Selected Publications

  • Foley, P. (in press). A Coxian perspective on transnational business governance proliferation: counter-hegemonic movements in fisheries. In S. Wood, K.W. Abbott, E. Meidinger, B. Eberlein, & R. Schmidt (Eds.). Transnational Business Governance Interactions: Empowering Marginalized Actors and Enhancing Regulatory Quality. Cheltenham: Edward Elgar Publishing.
  •  Foley, P. (forthcoming). Social-ecological reproduction and the substance of life in commodity frontiers: Newfoundland fisheries in world market shifts, Capital & Class, 43(4).
  • Foley, P., & Mather, C. (2019). Ocean grabbing, terraqueous territoriality and social development. Territory, Politics, Governance, 7(3): 297-315.
  • Carruthers, E., Parlee, C.E., Keenan, R., & Foley, P. (2019). Onshore benefits from fishing: tracking value from the northern shrimp fishery to communities in Newfoundland and Labrador. Marine Policy, 103, 130-137.
  • Stephenson, R., Wiber, M., Allain, M., Paul, S., Angel, E., Benson, A., Charles, T., Chouinard, O., Clemens, M., Edwards, D., Foley, P., Lane, D., McIsaac, J., Neis, B., Parlee, C., Pinkerton, E., Saunders, M., Squires, K., & Sumaila, R. (2019). Integrating diverse objectives for sustainable fisheries in Canada. Canadian Journal of Fisheries and Aquatic Sciences, 76(3): 480-496.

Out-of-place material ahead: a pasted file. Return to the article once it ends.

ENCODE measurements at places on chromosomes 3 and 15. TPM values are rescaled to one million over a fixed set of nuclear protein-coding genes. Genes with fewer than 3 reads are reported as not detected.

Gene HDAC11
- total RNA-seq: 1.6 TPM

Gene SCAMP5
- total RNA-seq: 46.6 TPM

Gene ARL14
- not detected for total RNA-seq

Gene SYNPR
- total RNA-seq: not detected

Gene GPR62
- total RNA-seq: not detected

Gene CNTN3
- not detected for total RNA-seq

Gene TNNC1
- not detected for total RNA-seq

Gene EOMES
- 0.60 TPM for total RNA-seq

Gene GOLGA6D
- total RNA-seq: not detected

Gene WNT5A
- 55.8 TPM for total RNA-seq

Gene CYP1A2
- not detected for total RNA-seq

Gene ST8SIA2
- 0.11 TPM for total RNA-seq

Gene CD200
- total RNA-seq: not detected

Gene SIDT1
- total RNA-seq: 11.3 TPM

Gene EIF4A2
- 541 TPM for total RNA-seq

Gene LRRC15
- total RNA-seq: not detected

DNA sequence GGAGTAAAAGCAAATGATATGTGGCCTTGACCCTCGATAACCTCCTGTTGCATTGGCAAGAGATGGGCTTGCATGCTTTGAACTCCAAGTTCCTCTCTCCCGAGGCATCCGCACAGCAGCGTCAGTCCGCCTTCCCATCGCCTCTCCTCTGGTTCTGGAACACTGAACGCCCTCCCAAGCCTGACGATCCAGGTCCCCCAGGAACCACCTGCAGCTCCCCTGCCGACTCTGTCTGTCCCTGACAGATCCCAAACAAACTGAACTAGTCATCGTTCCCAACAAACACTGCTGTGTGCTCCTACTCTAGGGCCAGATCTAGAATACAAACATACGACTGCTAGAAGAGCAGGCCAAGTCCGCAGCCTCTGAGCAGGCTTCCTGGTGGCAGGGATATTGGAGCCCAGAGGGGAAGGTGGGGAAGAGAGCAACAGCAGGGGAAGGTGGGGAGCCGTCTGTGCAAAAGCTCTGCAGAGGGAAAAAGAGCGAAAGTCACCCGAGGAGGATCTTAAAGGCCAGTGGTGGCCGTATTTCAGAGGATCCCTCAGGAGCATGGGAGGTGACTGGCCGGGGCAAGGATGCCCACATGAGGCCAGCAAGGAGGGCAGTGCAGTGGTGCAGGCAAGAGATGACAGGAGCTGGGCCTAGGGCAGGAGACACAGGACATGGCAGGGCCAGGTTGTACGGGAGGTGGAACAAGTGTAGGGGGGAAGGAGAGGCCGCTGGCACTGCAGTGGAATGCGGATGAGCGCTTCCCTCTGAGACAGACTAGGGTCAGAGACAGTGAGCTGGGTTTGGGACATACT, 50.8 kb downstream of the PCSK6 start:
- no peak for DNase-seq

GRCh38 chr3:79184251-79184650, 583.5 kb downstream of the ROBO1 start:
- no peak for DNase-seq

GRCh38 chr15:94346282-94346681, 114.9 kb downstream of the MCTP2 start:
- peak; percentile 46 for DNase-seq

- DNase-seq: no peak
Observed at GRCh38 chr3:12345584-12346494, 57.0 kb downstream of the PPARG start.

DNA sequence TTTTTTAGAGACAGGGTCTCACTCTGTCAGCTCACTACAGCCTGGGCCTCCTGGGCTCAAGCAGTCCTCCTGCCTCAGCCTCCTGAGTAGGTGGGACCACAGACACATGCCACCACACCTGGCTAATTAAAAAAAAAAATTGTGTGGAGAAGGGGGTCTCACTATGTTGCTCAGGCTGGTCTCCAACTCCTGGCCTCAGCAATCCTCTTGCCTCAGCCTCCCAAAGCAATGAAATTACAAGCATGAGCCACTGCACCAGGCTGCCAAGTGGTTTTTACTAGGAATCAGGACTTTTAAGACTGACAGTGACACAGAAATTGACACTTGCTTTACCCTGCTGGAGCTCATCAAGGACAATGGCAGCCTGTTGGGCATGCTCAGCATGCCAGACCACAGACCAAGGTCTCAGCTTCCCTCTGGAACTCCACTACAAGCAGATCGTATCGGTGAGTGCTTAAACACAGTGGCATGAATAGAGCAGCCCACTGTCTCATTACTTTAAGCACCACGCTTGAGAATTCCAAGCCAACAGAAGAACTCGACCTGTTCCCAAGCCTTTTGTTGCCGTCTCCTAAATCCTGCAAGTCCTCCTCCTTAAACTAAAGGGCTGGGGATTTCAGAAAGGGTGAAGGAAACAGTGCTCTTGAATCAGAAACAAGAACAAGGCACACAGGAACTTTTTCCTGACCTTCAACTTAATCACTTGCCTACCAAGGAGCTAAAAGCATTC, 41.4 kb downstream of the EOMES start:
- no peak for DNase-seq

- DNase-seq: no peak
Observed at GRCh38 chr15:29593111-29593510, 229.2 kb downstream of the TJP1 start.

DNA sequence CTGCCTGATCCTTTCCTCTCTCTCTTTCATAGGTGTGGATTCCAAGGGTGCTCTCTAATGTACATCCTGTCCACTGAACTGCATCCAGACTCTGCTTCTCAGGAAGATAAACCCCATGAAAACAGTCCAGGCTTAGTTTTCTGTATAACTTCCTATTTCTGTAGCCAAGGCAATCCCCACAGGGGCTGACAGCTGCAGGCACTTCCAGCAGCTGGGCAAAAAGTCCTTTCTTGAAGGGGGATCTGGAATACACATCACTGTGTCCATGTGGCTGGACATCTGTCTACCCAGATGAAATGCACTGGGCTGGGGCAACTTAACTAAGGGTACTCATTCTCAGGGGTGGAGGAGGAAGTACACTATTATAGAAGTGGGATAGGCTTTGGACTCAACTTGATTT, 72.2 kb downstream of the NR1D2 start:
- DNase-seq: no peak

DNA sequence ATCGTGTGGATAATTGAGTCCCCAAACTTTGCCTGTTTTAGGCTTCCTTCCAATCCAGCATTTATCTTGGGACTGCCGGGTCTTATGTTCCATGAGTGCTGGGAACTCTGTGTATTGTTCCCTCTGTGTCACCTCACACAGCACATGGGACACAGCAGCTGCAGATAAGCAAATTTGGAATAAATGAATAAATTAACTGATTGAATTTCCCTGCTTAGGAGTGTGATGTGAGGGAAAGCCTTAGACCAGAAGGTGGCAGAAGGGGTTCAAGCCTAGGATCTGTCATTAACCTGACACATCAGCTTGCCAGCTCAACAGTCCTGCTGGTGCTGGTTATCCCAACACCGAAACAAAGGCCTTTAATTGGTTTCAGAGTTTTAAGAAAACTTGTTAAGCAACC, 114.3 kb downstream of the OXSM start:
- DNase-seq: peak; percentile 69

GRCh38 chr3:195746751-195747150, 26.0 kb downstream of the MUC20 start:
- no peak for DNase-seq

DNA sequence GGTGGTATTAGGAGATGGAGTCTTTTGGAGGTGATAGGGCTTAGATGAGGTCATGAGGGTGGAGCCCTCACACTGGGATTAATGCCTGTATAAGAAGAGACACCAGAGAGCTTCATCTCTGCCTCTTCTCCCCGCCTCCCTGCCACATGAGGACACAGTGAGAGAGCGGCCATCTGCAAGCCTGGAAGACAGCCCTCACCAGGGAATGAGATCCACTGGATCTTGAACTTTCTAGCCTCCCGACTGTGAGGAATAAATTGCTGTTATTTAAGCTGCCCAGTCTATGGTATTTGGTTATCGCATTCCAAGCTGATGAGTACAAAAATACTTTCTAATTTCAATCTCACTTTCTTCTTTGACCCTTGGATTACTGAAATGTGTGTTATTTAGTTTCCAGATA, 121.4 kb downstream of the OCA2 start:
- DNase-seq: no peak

• Foley, P., Mather, C., Dawe, N., & Snook, J. (2018). Creative and constrained hybridizations in subarctic Inuit communities: communal fishery development in Nunatsiavut, Canada. In C.P Heidkamp & J. Morissey (Eds.). Towards Coastal Resilience and Sustainability. Routledge.
  • Foley, P., & Mather, C. (2018). Bringing seafood into food regime analysis: the global political economy of Newfoundland and Labrador fisheries. In C. Keske (Ed.). Food Futures: Growing a Sustainable Food System for Newfoundland and Labrador. John’s: ISER Books.
  • Foley, P., Okyere, D., & Mather, C. (2018). “Alternative environmentalities: recasting the assessment of Canada’s first MSC-certified fishery in social terms. Ecology & Society, 23(3): 37.
  • Epstein, G., Andrews, E., Brushett, R., Armitage, D., Foley, P., & Pittman, J. (2018). Human dimensions of eco-system-based management: Lessons in managing trade-offs from the northern shrimp fishery in Northern Peninsula, Newfoundland. Marine Policy, 97, 10-17.
  • Stephenson, R., Paul, S., Wiber, M., Allain, M., Angel, E., Benson, A., Charles, T., Clemens, M., Edwards, D., Foley, P., Jennings, L., Jones, O., Lane, D., McIsaac, J., Mussells, C., Neis, B., Nordstrom, B., Parlee, C., Pinkerton, E., Saunders, M., & Squires, K. (2018). Evaluating and implementing social-ecological systems: a comprehensive approach to sustainable fisheries. Fish and Fisheries, 19(5), 853-873.